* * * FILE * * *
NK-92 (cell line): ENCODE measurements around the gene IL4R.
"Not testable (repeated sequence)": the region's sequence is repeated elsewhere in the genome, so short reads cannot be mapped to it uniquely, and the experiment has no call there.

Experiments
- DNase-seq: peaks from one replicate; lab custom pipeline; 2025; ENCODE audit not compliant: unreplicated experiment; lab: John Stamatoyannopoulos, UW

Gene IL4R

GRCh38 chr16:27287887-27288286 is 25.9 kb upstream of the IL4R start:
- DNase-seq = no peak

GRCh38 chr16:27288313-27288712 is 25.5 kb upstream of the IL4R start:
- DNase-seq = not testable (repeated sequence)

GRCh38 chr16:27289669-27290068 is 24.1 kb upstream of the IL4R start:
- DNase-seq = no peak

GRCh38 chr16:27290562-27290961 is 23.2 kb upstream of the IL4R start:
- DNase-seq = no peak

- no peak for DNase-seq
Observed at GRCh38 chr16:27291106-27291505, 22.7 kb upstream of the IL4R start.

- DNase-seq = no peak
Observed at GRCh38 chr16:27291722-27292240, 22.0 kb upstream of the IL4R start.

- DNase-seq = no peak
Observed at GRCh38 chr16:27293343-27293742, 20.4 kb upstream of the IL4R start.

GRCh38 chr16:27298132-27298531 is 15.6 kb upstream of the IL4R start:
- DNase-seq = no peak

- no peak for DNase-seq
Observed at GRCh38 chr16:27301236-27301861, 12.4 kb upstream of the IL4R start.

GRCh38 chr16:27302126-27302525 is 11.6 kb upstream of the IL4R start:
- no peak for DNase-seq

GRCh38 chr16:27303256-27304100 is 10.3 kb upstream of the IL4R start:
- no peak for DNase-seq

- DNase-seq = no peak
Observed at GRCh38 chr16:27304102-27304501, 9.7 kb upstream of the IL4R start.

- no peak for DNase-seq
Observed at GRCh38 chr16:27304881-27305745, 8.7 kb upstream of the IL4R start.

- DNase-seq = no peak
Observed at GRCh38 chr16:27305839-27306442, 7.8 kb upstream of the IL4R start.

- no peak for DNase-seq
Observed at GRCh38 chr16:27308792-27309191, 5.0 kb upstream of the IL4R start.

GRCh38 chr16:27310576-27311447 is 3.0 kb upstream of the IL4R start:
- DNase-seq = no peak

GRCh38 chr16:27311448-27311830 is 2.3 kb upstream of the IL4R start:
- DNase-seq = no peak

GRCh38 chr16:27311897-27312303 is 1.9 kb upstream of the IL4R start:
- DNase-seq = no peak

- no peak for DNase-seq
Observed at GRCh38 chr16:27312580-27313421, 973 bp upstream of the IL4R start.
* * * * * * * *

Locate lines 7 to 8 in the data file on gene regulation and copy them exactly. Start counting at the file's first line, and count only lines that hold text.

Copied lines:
- DNase-seq = no peak

GRCh38 chr16:27288313-27288712 is 25.5 kb upstream of the IL4R start: